"The general rule is that, if there is any cause of action stated in the complaint, however inartificially expressed, the demurrer will be overruled. Blackmore v. Winders, 144 N.C. 212, 56 S.E. 874; Caho v. Norfolk & S. R. Co., 147 N.C. 20, 60 S.E. 640. If the defendant desired a more certain and definite statement of the alleged negligence, in order that it might know the precise nature of the charge, and so that its answer might be fully responsive to the complaint, the proper remedy was by motion" to make more definite. Jones v. Henderson, 147 N.C. 120, 60 S.E. 894, 896; Gillikin & Gaskell v. Lake Drummond Canal Co., 147 N.C. 39, 60 S.E. 654.

A demurrer to a defective statement of a good cause of action comes too late after answer. The defendant, by answering to the merits, waives the defect which is not fatal but may be cured by amendment. He may, however, move to make the complaint more definite. G.S. § 1-153; Eddleman v. Lentz, 158 N.C. 65, 72 S.E. 1011; Hanover Nat. Bank v. Cocke, supra; Hitch v. Edgecombe County Commissioners, 132 N.C. 573, 44 S.E. 30; Dockery v. Hamlet, 162 N.C. 118, 78 S.E. 13; Livingston v. Essex Investment Co., 219 N.C. 416, 14 S.E.2d 489.

When, as is often the case, counsel resort to a demurrer, rather than a motion to make more definite, to challenge the sufficiency of the statement of a good cause of action and the defect may be cured by amendment, the courts will allow the amendment rather than dismiss the action. Presnell v. Beshears, 227 N.C. 279, 41 S.E.2d 835; Foy v. Stephens, supra; G.S. § 1-129; Dockery v. Hamlet, supra.

This rule applies in negligence cases. In North Carolina Corporation Commission v. Harnett County Trust Co., supra [192 N.C. 246, 134 S.E. 657], the plaintiff alleged that defendants "negligently and wrongfully" engaged in certain transactions which caused the loss for which recovery was prayed. Judgment sustaining a demurrer was reversed. Likewise in Allen v. Carolina Cent. R. Co., supra, it was held that when the complaint is defective in not definitely and sufficiently setting out the negligence complained of, objection thereto should have been taken, not by demurrer, but by motion to have the plaintiff make his complaint more definite. Judgment overruling the demurrer was sustained. Jones v. Henderson, supra, and Gillikin & Gaskell v. Lake Drummond Canal Co., supra, are to like effect. See also Conley v. Richmond & D. R. Co., 109 N.C. 692, 14 S.E. 303. In Dockery v. Hamlet, supra, a wrongful death case, the cause was dismissed on demurrer for that the complaint failed to allege certain essential facts. The judgment was reversed and the cause was left open for amendment.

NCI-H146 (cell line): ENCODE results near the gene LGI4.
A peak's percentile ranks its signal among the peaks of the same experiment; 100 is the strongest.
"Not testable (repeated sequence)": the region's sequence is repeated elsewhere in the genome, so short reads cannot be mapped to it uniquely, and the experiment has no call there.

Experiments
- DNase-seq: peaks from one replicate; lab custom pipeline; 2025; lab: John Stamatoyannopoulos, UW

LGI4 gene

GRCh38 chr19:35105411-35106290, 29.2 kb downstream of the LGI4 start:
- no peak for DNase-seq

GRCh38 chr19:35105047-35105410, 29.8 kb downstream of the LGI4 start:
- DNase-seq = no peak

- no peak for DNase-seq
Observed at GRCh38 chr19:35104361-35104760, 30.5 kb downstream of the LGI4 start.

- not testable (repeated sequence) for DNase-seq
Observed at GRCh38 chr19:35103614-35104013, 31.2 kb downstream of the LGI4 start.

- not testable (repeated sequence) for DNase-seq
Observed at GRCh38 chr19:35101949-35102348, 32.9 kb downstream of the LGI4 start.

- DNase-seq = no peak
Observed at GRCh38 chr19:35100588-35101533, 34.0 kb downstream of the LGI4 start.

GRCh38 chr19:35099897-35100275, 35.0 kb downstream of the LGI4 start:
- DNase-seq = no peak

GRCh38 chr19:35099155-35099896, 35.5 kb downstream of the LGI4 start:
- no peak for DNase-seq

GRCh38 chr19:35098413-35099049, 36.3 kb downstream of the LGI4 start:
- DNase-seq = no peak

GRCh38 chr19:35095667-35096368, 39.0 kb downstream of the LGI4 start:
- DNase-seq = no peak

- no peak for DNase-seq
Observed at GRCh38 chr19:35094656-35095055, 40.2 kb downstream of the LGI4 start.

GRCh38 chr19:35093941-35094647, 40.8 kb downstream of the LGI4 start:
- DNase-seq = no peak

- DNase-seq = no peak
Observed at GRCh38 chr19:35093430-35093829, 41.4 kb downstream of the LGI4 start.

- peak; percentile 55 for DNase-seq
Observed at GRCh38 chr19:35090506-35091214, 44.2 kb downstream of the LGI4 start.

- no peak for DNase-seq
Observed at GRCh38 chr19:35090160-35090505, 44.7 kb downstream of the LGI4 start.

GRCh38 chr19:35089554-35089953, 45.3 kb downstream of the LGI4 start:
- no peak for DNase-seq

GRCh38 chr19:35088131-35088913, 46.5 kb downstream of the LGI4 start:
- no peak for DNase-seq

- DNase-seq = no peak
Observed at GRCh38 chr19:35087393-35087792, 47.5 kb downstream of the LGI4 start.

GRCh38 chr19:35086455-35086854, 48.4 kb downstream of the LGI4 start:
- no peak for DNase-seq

Here the plaintiff alleges the death of his intestate and that defendant Riggs, agent of defendant Rhodes, approaching from the rear on a public highway, "unlawfully, wrongfully, recklessly, and negligently" drove his vehicle into a motor scooter on which plaintiff's intestate was riding, thereby proximately causing the death of said intestate. This constitutes a defective statement of a good cause of action and not a statement of a defective cause of action. The defendants were thereby informed of the grievance asserted and the remedy sought. Gillikin & Gaskell v. Lake Drummond Canal Co., supra. They deemed it sufficient to call forth an answer. Eddleman v. Lentz, supra. The plaintiff, in voluntarily amending after answer and before demurrer, introduced no new cause of action or new matter. He merely made the complaint more definite by particularizing the acts of negligence relied on. Foy v. Stephens, supra. Hence the action has been pending since its inception. The judgment dismissing the same must therefore be held for error.

The defendants rely on Webb v. Eggleston, 228 N.C. 574, 46 S.E.2d 700, which they assert sustains the action of the court below. But that case is distinguishable. There, a demurrer was interposed and the court, in sustaining the same, adjudged that the original complaint failed to state a cause of action. We may concede, without deciding, that the judgment was erroneous. Even so, plaintiff elected not to appeal. In the absence of an appeal it became the law of the case, binding on us as well as the parties. Necessarily, then, the new complaint constituted new matter and for the first time stated a cause of action. As it was filed more than twelve months after the death of plaintiff's intestate, the action was barred by G.S. § 28-173. Capps v. Atlantic Coast Line R. Co., supra, and George v. Atlantic & Charlotte Airline R. Co., 210 N.C. 58, 185 S.E. 431, are similarly distinguishable.

For the reasons stated the judgment below is

Reversed.